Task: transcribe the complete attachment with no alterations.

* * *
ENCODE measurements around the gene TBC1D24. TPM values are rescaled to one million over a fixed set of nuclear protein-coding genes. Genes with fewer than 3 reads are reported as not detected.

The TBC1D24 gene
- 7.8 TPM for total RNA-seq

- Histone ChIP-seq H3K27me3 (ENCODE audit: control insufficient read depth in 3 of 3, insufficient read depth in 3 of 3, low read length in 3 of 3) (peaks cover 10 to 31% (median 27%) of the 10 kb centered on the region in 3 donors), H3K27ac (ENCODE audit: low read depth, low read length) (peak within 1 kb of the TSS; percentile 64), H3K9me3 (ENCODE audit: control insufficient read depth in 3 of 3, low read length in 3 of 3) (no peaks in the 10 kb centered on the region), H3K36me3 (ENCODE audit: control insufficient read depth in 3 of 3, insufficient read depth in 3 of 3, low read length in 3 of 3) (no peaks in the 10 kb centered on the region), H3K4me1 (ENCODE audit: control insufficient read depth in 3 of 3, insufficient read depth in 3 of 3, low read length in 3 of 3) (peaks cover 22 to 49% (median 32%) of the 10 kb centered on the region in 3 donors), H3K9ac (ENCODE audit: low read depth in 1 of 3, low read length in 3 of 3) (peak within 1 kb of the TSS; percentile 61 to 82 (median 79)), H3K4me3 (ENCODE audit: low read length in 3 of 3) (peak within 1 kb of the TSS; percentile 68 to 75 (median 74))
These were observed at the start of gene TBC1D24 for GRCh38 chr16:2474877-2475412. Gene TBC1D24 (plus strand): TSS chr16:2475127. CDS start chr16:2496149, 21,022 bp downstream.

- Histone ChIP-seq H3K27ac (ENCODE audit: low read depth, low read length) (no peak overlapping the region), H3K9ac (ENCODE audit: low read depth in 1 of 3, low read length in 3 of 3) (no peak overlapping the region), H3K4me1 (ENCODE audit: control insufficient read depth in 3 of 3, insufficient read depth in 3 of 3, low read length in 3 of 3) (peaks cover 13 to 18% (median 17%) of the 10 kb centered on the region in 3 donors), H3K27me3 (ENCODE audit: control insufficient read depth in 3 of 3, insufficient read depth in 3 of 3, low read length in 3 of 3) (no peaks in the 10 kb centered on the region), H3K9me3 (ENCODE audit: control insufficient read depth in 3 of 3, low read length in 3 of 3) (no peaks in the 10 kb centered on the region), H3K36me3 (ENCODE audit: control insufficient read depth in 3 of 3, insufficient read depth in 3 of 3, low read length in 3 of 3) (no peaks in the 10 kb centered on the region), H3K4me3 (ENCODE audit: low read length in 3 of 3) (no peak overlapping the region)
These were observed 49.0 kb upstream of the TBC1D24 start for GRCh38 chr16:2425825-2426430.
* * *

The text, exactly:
ENCODE measurements around the gene TBC1D24. TPM values are rescaled to one million over a fixed set of nuclear protein-coding genes. Genes with fewer than 3 reads are reported as not detected.

The TBC1D24 gene
- 7.8 TPM for total RNA-seq

- Histone ChIP-seq H3K27me3 (ENCODE audit: control insufficient read depth in 3 of 3, insufficient read depth in 3 of 3, low read length in 3 of 3) (peaks cover 10 to 31% (median 27%) of the 10 kb centered on the region in 3 donors), H3K27ac (ENCODE audit: low read depth, low read length) (peak within 1 kb of the TSS; percentile 64), H3K9me3 (ENCODE audit: control insufficient read depth in 3 of 3, low read length in 3 of 3) (no peaks in the 10 kb centered on the region), H3K36me3 (ENCODE audit: control insufficient read depth in 3 of 3, insufficient read depth in 3 of 3, low read length in 3 of 3) (no peaks in the 10 kb centered on the region), H3K4me1 (ENCODE audit: control insufficient read depth in 3 of 3, insufficient read depth in 3 of 3, low read length in 3 of 3) (peaks cover 22 to 49% (median 32%) of the 10 kb centered on the region in 3 donors), H3K9ac (ENCODE audit: low read depth in 1 of 3, low read length in 3 of 3) (peak within 1 kb of the TSS; percentile 61 to 82 (median 79)), H3K4me3 (ENCODE audit: low read length in 3 of 3) (peak within 1 kb of the TSS; percentile 68 to 75 (median 74))
These were observed at the start of gene TBC1D24 for GRCh38 chr16:2474877-2475412. Gene TBC1D24 (plus strand): TSS chr16:2475127. CDS start chr16:2496149, 21,022 bp downstream.

- Histone ChIP-seq H3K27ac (ENCODE audit: low read depth, low read length) (no peak overlapping the region), H3K9ac (ENCODE audit: low read depth in 1 of 3, low read length in 3 of 3) (no peak overlapping the region), H3K4me1 (ENCODE audit: control insufficient read depth in 3 of 3, insufficient read depth in 3 of 3, low read length in 3 of 3) (peaks cover 13 to 18% (median 17%) of the 10 kb centered on the region in 3 donors), H3K27me3 (ENCODE audit: control insufficient read depth in 3 of 3, insufficient read depth in 3 of 3, low read length in 3 of 3) (no peaks in the 10 kb centered on the region), H3K9me3 (ENCODE audit: control insufficient read depth in 3 of 3, low read length in 3 of 3) (no peaks in the 10 kb centered on the region), H3K36me3 (ENCODE audit: control insufficient read depth in 3 of 3, insufficient read depth in 3 of 3, low read length in 3 of 3) (no peaks in the 10 kb centered on the region), H3K4me3 (ENCODE audit: low read length in 3 of 3) (no peak overlapping the region)
These were observed 49.0 kb upstream of the TBC1D24 start for GRCh38 chr16:2425825-2426430.